WASHINGTON – What's left in Uncle Sam's economic tool kit?
The commitment of $700 billion didn't impress markets here and around the world. Neither did fresh interest rate cuts. Stocks plunged yet again on Thursday.
The government still has some unused options — like buying up foreclosed properties and making direct loans to homeowners — that might ease the credit and housing crises and brighten the economic outlook.
But the options are dwindling and generally involve partly taking over private companies, an idea that's anathema to economic conservatives and others in America.
Even as policymakers counsel patience in waiting for the medicine already prescribed to fully kick in, they are searching hard for other approaches.
"So long as financial conditions warrant, we will continue to look for ways to reduce funding pressures in key markets," says Federal Reserve Chairman Ben Bernanke.
The Fed's primary tools are lowering interest rates and flooding the system with money. It's already done plenty of both.
It could further lower interest rates — and probably will if the downturn continues. But after this week's half-percentage-point cut, coordinated with other nations' central banks, there isn't a whole lot lower for the U.S. to go.
Since September 2007, the Federal Reserve has pushed its benchmark short-term rate down to 1.5 percent from 5.25 percent.
The Fed presided over by Alan Greenspan kept interest rates at 1 percent for a full year earlier in the decade — and many economists suggest that was one of the root causes of the housing bubble, making it too easy for people to take out loans they couldn't afford.
And besides, in Japan holding rates near zero for years did little to help a deeply troubled economy.
The Fed could inject more money. But it has already flooded the financial system with hundreds of billions of dollars.
And bold action by the central bank can have unintended consequences, signaling to investors that things may be worse than they thought, contributing to the downward spiral in markets.
Apart from the Fed, Congress last week enacted a bailout package backed by up to $700 billion in taxpayer money, on top of a $300 billion housing package passed in the summer. Treasury Secretary Henry Paulson says it will be weeks before the government actually starts using the bailout money to buy up soured mortgage-based securities.
The Treasury is now considering using some of the money to take part ownership in certain U.S. banks. But that could put the government in the uncomfortable position of of regulating banks in which it is also an investor.
Many economists say that actions taken so far do little to address what is at the heart of the spreading financial contagion: falling housing prices and rising foreclosures.
Former White House economist Glenn Hubbard proposes that the government refinance every U.S. mortgage held by Fannie Mae and Freddie Mac into 30-year loans fixed at 5.25 percent. He also suggests that putting in place a cleanup agency modeled on the Resolution Trust Corporation of the late 1980s and early 1990s could help.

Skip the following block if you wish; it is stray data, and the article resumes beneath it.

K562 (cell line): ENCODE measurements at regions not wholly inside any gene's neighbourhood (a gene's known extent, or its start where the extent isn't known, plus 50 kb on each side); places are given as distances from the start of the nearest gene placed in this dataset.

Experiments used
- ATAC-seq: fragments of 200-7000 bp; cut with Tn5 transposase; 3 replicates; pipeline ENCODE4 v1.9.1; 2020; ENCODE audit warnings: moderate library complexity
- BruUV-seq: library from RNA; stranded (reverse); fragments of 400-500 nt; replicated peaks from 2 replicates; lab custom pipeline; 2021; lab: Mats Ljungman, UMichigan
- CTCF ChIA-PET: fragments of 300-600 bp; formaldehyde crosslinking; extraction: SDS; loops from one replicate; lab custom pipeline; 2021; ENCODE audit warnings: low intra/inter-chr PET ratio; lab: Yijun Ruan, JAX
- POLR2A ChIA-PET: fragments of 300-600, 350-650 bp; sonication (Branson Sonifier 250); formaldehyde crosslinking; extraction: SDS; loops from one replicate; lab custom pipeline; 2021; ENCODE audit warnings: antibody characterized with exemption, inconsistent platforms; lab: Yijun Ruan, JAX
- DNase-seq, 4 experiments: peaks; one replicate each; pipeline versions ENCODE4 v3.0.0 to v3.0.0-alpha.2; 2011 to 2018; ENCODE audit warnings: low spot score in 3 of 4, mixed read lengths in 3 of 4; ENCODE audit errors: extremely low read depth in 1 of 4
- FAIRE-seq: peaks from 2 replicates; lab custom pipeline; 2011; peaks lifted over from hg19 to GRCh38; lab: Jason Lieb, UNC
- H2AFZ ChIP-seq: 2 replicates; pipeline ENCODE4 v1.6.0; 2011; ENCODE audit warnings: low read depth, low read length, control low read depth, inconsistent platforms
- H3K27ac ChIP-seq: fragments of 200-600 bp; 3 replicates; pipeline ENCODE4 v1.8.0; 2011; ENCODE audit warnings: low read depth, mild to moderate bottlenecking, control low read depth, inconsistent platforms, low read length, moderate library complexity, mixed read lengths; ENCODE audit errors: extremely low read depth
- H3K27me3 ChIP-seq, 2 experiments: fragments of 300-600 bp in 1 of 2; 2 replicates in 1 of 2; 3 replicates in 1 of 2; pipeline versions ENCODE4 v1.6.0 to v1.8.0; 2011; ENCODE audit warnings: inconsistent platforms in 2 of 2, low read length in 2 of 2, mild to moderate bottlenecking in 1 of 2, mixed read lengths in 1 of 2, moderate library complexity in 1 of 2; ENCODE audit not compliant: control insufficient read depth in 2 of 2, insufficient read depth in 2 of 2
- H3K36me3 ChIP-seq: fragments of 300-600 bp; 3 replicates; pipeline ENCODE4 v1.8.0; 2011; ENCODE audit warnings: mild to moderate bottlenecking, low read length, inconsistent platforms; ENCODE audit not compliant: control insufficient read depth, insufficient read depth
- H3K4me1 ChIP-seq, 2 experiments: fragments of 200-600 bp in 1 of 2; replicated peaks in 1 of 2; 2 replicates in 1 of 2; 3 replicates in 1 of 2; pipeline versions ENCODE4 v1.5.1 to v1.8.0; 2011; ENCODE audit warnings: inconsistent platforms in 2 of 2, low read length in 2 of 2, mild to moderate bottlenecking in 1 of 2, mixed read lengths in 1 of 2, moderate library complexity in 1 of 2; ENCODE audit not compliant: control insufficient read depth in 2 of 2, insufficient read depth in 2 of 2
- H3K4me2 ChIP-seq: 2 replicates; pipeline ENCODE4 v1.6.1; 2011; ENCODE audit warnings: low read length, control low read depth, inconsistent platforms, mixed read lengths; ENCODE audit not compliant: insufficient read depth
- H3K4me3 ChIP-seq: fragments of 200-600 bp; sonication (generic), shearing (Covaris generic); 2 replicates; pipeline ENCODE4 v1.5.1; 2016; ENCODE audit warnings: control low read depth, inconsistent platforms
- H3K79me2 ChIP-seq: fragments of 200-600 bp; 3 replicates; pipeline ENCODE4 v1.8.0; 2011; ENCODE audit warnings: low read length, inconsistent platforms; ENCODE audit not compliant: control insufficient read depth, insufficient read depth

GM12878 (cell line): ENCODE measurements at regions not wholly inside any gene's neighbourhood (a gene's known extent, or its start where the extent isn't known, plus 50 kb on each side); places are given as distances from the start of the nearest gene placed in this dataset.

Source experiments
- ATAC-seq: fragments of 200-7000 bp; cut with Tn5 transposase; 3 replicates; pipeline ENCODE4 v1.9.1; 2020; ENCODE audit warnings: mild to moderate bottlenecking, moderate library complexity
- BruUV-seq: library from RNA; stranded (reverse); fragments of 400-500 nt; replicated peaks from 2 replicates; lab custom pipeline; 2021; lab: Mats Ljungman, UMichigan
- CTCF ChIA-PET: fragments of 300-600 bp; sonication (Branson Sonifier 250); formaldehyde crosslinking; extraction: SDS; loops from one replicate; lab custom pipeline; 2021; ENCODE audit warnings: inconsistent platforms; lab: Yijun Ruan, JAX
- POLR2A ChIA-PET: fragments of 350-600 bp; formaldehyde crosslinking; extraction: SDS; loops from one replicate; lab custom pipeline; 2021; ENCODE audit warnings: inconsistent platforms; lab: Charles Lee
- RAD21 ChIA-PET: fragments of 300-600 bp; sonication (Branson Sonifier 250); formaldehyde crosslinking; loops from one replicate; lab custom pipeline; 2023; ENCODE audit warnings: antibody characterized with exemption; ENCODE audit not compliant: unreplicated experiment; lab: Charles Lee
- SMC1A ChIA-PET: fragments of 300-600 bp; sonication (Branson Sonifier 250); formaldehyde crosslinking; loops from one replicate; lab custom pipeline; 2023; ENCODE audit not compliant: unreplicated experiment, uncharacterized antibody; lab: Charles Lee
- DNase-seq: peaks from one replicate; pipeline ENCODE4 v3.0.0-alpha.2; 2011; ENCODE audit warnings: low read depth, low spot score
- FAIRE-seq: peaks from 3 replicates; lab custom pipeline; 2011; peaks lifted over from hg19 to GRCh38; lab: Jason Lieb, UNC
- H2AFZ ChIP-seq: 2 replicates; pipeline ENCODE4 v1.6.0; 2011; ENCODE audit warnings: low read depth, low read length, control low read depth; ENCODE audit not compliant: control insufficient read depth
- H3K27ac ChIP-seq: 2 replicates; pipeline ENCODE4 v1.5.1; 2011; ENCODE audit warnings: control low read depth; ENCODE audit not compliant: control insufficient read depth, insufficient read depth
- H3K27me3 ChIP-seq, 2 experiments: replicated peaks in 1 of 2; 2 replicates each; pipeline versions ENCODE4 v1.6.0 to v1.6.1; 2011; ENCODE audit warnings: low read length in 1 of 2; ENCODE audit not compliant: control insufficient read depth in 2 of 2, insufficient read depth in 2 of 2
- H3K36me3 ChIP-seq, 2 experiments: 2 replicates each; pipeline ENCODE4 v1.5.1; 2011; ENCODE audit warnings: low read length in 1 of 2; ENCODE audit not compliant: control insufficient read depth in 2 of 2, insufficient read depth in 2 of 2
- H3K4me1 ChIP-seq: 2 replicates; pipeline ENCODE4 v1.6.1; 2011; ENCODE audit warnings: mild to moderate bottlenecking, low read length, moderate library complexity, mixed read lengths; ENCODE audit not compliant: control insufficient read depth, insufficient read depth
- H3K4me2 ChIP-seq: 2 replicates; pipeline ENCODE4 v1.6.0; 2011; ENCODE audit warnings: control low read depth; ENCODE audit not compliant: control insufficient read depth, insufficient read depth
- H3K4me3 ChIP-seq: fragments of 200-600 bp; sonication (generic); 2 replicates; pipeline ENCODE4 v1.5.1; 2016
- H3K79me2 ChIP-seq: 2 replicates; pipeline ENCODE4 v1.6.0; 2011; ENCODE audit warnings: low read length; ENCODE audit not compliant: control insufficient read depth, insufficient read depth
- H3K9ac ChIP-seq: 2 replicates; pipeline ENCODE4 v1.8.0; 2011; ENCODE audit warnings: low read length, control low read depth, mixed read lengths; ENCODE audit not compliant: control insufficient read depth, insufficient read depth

The RTC was set up to deal with the savings and loan crisis. The government actually took over more than a thousand failed S&Ls, and all their assets. It wound up owning foreclosed homes and other property, eventually reselling them.
It took six years to clean up that mess. The total cost to taxpayers: about $125 billion.
Economist Rob Shapiro, of NDN, a think tank formerly known as the New Democratic Network, said that so far the Fed is "putting as many fingers as it can in the dike" without stemming the flood. He said the government should consider direct government loans to homeowners facing foreclosure.
"There are a range of proposals out there. The focus of the administration and Congress on Wall Street to the exclusion of homeowners is very economically and politically myopic," said Shapiro, a former economic adviser to President Clinton.
Republican presidential candidate John McCain has proposed a $300 billion program for the government to help financially troubled homeowners stay in their homes by taking over their mortgages and renegotiating the terms — a step authorized by the $700 billion package signed last Friday by President Bush.
While that would be expensive, McCain said, "until we stabilize home values in America, we are never going to start turning around and creating jobs and fixing our economy." Critics of the McCain plan complained that many of the mortgages involved have been repackaged into complex investments that are now nearly impossible to value — and that the government would be hard-pressed to unravel and buy them individually.
Democrat Barack Obama has called for the administration to move quickly to "use the authority they already have to purchase troubled assets, including mortgages."
World Bank President Robert Zoellick suggests greater coordination with other major economies in an economically interconnected world. For starters, he says, the Group of Seven club should be expanded. In addition to the G7 countries — the United States, Japan, Germany, Britain, France, Italy and Canada — membership might include Brazil, China, India, Mexico, Russia, Saudi Arabia and South Africa, Zoellick suggests.
Asked what tools the government has left, White House press secretary Dana Perino said, "They have a whole range of new tools from ... all sorts of technical terms that I do not know. But they're working very hard. And Neel Kashkari will be in charge of that. He's setting up shop and trying to hire as many people as possible."
He's the interim head of the program that will oversee the $700 bailout.